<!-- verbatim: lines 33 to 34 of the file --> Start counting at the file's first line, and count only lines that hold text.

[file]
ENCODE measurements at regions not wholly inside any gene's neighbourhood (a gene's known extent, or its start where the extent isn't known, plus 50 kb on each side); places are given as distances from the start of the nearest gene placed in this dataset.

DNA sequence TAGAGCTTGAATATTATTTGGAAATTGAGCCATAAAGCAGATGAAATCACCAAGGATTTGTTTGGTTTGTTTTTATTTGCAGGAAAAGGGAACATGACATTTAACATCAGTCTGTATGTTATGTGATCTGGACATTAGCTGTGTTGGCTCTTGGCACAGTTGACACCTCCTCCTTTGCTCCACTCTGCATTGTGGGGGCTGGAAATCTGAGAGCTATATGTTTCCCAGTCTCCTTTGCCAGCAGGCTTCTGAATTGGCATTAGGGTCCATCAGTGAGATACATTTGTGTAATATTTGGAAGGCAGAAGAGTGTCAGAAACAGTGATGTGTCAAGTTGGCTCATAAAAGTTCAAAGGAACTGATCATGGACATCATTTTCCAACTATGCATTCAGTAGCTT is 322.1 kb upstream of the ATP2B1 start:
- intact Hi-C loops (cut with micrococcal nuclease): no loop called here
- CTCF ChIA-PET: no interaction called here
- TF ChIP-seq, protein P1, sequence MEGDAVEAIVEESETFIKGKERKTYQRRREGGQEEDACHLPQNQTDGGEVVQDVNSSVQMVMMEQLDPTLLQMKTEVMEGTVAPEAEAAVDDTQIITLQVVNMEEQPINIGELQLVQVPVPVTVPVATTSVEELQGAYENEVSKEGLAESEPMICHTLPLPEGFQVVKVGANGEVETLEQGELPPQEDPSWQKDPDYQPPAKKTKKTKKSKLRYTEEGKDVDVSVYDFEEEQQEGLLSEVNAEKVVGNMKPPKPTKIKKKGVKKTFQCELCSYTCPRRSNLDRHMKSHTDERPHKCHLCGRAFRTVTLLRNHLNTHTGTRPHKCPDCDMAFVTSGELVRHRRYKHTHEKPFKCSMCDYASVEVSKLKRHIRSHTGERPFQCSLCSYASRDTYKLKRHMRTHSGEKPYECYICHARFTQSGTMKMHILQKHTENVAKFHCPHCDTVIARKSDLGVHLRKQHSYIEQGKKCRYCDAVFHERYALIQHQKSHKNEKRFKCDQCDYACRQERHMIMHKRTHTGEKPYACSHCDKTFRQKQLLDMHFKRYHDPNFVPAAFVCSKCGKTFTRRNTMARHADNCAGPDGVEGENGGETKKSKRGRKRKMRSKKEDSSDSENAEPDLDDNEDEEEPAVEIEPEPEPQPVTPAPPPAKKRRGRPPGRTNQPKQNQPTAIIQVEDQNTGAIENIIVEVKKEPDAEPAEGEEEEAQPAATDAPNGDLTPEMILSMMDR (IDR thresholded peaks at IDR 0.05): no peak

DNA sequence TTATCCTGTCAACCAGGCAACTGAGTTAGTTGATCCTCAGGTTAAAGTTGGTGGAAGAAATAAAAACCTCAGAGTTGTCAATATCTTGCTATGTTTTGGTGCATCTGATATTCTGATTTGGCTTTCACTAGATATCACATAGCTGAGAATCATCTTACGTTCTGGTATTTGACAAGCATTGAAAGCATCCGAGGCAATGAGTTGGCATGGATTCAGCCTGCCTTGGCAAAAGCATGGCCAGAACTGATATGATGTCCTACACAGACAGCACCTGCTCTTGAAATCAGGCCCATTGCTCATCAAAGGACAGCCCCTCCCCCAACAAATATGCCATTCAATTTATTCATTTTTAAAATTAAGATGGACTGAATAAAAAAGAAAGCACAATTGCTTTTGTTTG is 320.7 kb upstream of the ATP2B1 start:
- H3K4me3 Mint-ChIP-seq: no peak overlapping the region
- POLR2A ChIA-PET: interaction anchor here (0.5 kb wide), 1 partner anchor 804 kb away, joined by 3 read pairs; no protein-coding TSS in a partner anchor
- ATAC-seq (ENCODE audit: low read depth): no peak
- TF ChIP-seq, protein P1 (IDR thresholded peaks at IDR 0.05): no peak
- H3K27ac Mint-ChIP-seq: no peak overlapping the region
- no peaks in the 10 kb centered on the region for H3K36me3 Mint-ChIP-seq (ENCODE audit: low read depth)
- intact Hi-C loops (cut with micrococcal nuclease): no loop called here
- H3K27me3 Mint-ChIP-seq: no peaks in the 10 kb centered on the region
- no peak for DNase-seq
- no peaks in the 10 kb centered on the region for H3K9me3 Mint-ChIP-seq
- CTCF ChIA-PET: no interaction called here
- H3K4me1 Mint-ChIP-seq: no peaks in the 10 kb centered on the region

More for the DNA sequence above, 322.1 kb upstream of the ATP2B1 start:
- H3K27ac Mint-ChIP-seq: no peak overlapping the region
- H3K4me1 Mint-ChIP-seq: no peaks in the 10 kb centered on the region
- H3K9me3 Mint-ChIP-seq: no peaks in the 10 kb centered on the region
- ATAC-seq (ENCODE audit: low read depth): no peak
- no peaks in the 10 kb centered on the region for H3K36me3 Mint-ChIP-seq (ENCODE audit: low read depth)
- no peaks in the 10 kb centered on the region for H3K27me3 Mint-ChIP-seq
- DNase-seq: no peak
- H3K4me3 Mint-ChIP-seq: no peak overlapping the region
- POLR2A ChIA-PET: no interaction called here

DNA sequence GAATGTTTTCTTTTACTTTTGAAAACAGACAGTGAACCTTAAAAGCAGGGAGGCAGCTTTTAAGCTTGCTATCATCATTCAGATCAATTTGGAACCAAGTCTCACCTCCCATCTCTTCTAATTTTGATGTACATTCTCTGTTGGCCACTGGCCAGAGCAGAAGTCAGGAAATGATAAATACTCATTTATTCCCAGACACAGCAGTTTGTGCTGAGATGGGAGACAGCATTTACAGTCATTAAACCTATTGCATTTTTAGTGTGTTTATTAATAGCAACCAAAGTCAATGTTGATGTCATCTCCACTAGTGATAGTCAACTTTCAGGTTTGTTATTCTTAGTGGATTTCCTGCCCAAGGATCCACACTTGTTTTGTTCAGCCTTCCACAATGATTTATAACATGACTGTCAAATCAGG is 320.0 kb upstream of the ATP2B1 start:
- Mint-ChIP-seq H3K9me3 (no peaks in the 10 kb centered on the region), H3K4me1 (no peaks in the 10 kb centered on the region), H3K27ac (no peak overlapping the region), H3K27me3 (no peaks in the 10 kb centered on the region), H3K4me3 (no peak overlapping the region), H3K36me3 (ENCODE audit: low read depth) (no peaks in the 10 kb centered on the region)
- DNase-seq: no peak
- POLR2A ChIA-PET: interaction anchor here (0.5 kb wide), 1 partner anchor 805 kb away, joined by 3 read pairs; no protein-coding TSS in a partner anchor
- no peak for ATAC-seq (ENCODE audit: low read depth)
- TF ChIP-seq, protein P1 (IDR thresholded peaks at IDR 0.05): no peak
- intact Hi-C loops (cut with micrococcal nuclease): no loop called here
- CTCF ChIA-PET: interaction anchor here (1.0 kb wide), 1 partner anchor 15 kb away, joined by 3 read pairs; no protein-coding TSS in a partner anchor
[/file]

- no peak for ATAC-seq (ENCODE audit: low read depth)
- TF ChIP-seq, protein P1 (IDR thresholded peaks at IDR 0.05): no peak